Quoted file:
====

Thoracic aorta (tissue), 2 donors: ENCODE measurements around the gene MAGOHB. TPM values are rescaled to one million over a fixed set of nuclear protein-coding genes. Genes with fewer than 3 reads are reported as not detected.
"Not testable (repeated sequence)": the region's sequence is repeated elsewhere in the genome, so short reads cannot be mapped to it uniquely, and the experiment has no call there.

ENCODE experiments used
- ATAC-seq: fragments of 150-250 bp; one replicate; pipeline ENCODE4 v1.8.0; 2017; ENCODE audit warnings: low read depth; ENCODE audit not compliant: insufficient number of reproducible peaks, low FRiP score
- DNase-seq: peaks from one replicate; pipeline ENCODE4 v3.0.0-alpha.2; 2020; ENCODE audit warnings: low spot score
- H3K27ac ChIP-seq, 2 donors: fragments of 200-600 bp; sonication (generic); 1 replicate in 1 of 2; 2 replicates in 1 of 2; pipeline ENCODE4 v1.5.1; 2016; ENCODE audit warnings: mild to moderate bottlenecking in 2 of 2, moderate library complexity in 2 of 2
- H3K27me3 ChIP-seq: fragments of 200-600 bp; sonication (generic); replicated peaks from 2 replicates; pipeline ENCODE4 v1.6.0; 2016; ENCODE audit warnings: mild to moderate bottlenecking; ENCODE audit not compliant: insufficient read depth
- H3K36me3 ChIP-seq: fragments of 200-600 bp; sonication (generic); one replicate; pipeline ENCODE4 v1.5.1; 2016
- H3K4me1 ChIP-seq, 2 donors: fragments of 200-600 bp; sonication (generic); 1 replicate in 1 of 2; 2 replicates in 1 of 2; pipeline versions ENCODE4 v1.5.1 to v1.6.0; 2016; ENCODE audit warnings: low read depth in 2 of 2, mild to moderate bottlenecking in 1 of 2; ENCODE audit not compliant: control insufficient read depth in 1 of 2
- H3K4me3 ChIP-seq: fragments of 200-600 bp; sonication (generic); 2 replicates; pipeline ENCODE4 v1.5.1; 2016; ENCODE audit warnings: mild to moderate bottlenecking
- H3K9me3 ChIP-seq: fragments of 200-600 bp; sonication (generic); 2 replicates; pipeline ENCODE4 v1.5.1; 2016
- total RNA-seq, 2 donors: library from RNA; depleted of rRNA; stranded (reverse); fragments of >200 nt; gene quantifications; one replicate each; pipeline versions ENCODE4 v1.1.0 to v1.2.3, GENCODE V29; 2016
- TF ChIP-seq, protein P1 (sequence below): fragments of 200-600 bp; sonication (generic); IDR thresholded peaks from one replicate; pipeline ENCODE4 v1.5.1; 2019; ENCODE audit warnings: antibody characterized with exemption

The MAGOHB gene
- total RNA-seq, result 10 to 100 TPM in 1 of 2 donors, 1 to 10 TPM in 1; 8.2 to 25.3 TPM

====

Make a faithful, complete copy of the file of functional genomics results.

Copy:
Thoracic aorta (tissue), 2 donors: ENCODE measurements around the gene MAGOHB. TPM values are rescaled to one million over a fixed set of nuclear protein-coding genes. Genes with fewer than 3 reads are reported as not detected.
"Not testable (repeated sequence)": the region's sequence is repeated elsewhere in the genome, so short reads cannot be mapped to it uniquely, and the experiment has no call there.

ENCODE experiments used
- ATAC-seq: fragments of 150-250 bp; one replicate; pipeline ENCODE4 v1.8.0; 2017; ENCODE audit warnings: low read depth; ENCODE audit not compliant: insufficient number of reproducible peaks, low FRiP score
- DNase-seq: peaks from one replicate; pipeline ENCODE4 v3.0.0-alpha.2; 2020; ENCODE audit warnings: low spot score
- H3K27ac ChIP-seq, 2 donors: fragments of 200-600 bp; sonication (generic); 1 replicate in 1 of 2; 2 replicates in 1 of 2; pipeline ENCODE4 v1.5.1; 2016; ENCODE audit warnings: mild to moderate bottlenecking in 2 of 2, moderate library complexity in 2 of 2
- H3K27me3 ChIP-seq: fragments of 200-600 bp; sonication (generic); replicated peaks from 2 replicates; pipeline ENCODE4 v1.6.0; 2016; ENCODE audit warnings: mild to moderate bottlenecking; ENCODE audit not compliant: insufficient read depth
- H3K36me3 ChIP-seq: fragments of 200-600 bp; sonication (generic); one replicate; pipeline ENCODE4 v1.5.1; 2016
- H3K4me1 ChIP-seq, 2 donors: fragments of 200-600 bp; sonication (generic); 1 replicate in 1 of 2; 2 replicates in 1 of 2; pipeline versions ENCODE4 v1.5.1 to v1.6.0; 2016; ENCODE audit warnings: low read depth in 2 of 2, mild to moderate bottlenecking in 1 of 2; ENCODE audit not compliant: control insufficient read depth in 1 of 2
- H3K4me3 ChIP-seq: fragments of 200-600 bp; sonication (generic); 2 replicates; pipeline ENCODE4 v1.5.1; 2016; ENCODE audit warnings: mild to moderate bottlenecking
- H3K9me3 ChIP-seq: fragments of 200-600 bp; sonication (generic); 2 replicates; pipeline ENCODE4 v1.5.1; 2016
- total RNA-seq, 2 donors: library from RNA; depleted of rRNA; stranded (reverse); fragments of >200 nt; gene quantifications; one replicate each; pipeline versions ENCODE4 v1.1.0 to v1.2.3, GENCODE V29; 2016
- TF ChIP-seq, protein P1 (sequence below): fragments of 200-600 bp; sonication (generic); IDR thresholded peaks from one replicate; pipeline ENCODE4 v1.5.1; 2019; ENCODE audit warnings: antibody characterized with exemption

The MAGOHB gene
- total RNA-seq, result 10 to 100 TPM in 1 of 2 donors, 1 to 10 TPM in 1; 8.2 to 25.3 TPM